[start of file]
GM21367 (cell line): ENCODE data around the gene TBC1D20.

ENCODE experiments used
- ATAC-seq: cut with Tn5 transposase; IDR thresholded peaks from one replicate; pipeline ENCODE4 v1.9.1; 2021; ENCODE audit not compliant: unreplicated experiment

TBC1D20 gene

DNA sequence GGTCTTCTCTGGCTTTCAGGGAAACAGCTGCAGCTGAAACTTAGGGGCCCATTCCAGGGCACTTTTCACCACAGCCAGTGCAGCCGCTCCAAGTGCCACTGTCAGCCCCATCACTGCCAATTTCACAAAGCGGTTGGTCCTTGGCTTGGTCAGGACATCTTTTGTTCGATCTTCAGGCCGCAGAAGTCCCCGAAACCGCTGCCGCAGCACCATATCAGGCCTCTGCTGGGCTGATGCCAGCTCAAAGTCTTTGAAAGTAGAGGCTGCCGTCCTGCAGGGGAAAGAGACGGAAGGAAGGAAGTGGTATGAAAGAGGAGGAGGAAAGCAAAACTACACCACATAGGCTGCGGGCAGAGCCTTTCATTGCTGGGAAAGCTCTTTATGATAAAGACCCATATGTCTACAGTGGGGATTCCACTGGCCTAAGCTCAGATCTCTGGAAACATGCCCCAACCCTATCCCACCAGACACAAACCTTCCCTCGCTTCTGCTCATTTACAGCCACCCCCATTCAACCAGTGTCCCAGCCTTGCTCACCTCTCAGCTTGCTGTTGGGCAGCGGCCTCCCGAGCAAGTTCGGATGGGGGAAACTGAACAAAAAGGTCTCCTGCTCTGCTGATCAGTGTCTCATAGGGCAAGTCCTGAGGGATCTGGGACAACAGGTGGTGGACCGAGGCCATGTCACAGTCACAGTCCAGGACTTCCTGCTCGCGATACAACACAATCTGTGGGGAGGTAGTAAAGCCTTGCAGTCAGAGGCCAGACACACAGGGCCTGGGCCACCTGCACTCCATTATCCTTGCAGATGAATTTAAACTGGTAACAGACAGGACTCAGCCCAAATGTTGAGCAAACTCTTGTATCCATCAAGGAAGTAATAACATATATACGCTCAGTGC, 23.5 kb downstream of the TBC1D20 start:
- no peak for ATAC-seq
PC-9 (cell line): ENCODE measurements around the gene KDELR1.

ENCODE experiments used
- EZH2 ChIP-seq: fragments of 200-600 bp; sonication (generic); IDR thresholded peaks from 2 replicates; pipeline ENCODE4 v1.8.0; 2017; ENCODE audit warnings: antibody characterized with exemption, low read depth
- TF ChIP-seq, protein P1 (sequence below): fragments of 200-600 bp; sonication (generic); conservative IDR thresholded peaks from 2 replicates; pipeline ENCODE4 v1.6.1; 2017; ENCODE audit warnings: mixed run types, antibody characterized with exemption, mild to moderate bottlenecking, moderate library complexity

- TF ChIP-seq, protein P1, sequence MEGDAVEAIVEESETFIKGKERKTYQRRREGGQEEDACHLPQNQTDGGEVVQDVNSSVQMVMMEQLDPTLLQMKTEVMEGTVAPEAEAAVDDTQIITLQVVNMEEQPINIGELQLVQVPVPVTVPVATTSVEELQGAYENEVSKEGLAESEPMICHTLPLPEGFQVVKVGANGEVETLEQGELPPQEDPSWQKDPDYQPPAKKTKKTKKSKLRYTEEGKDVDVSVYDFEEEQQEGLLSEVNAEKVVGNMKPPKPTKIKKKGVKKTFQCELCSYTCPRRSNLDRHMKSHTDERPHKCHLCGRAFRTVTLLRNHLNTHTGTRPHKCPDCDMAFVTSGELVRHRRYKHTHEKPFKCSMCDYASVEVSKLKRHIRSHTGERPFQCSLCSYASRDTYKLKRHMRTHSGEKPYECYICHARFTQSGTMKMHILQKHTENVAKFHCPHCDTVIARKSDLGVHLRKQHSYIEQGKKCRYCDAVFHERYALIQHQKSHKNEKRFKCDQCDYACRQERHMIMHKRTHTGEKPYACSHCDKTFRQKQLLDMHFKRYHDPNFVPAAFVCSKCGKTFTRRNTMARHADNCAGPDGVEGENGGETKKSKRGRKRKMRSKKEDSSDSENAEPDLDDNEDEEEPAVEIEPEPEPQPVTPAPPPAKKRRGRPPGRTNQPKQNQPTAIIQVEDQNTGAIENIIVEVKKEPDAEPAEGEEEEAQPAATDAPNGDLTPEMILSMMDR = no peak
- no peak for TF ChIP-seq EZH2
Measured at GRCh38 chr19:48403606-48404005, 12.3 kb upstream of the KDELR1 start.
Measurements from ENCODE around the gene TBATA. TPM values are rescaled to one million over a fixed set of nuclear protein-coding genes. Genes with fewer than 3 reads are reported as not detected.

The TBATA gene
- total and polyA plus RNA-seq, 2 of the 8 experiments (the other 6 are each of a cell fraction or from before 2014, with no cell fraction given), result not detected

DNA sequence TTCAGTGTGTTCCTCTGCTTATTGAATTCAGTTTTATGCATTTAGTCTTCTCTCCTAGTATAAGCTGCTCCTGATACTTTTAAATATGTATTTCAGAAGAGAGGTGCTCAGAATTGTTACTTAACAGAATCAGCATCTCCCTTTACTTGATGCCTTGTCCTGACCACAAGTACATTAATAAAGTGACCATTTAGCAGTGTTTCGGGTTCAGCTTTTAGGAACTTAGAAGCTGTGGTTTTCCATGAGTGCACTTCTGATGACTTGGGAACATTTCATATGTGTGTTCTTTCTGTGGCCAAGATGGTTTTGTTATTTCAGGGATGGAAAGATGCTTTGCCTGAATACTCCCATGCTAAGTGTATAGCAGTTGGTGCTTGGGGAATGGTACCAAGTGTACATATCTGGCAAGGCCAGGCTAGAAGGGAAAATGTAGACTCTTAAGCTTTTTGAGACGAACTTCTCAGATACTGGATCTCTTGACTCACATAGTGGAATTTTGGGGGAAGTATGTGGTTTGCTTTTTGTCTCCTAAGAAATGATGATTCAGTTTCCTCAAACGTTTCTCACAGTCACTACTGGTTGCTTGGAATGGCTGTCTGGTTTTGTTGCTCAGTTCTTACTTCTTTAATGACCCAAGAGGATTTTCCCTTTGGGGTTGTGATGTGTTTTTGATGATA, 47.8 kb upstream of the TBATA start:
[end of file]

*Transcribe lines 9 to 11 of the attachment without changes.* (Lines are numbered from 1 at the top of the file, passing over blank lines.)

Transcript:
- EZH2 ChIP-seq: fragments of 200-600 bp; sonication (generic); IDR thresholded peaks from 2 replicates; pipeline ENCODE4 v1.8.0; 2017; ENCODE audit warnings: antibody characterized with exemption, low read depth
- TF ChIP-seq, protein P1 (sequence below): fragments of 200-600 bp; sonication (generic); conservative IDR thresholded peaks from 2 replicates; pipeline ENCODE4 v1.6.1; 2017; ENCODE audit warnings: mixed run types, antibody characterized with exemption, mild to moderate bottlenecking, moderate library complexity

- TF ChIP-seq, protein P1, sequence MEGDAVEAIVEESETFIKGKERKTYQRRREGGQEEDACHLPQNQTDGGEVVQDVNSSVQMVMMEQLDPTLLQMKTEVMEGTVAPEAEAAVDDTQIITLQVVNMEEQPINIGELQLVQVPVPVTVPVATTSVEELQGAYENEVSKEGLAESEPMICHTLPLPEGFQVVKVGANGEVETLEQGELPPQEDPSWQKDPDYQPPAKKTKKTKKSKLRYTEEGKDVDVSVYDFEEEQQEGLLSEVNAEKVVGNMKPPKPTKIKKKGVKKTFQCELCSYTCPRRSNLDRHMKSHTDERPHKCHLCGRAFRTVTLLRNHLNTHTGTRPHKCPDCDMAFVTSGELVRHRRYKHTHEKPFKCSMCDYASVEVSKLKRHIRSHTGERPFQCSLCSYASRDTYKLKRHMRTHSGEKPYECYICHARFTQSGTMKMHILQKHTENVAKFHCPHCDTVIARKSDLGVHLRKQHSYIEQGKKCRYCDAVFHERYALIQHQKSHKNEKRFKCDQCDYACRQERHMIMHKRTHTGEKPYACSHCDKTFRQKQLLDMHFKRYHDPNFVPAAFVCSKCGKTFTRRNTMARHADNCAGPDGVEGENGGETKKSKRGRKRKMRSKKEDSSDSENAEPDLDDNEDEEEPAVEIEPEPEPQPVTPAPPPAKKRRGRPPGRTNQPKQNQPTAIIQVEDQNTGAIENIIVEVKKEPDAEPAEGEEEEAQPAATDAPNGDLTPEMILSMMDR = no peak